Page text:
Tuesday, August 17, 2010

Ethics, Integrity and the Supply Chain

Apple is probably one of the most admired technology companies on the planet. They continue to deliver eye-popping financial results with the introduction of the highly innovative products that define new market segments. When a company such as this occasionally falters, it is always interesting (and fun) to study and learn from their mistakes.

Recently, one of Apple's former Supply Chain Managers, Paul Shin Devine, was arrested for accepting bribes and kickbacks totaling $1M USD from Apple suppliers. He allegedly provided confidential information that enabled them to win business from Apple. Many in the media have already ostracized Mr. Devine. Given that the system of law presumes innocence until guilt is proven, I will not speculate on the guilt of his alleged crime.

However, this incident should serve to remind us of the importance of ethics in the Supply Chain. When a company, such as Apple, with a near fanatic obsession to protect its trade secrets is susceptible to this type of breach, we should all wonder how our company is doing in managing the ethical integrity of its Supply Chain.

Separation of duties has always been one way to deal with this tricky issue. However, during the current recession, many firms have had to slim employee ranks to reduce cost and stay completive. The expense of monitoring and preventing employee dishonesty has been prioritized over the potential risk. This case reminds us that the cost of having a bad apple (pun intended) in the organization can be very expensive. Not only does it lead to higher costs, but the damage to the company's reputation will have a negative impact to those suppliers that compete honestly and act as good corporate partners.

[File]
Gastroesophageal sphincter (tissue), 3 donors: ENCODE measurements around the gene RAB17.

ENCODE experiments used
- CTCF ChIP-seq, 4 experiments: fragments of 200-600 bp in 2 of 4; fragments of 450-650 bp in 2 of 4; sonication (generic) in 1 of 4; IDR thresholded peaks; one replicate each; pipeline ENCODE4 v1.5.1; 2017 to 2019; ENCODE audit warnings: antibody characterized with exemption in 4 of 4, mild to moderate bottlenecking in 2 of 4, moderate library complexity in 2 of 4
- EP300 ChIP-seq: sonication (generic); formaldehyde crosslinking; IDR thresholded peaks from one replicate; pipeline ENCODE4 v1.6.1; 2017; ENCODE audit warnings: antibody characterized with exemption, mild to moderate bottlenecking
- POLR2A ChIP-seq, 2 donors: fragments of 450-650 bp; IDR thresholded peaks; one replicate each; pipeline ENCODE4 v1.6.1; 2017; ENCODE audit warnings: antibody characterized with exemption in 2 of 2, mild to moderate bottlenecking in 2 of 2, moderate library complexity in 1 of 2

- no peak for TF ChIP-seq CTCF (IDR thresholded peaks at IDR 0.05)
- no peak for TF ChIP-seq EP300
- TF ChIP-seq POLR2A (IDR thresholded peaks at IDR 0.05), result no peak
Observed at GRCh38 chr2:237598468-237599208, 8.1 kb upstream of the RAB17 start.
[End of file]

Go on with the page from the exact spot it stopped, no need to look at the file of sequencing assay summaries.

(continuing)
Apple should be applauded for bringing the issue to the forefront. Many companies sweep the problem under the rug and those employees go on to commit the same crimes in other organizations. Apple did not do that. It is unlikely Mr. Devine will find professional employment any time soon.

Supply Chain organizations should learn from Apple's experience. At the very least, increasing the organizations awareness of unusual activity may help prevent similar activities in your company. Stay vigilant!

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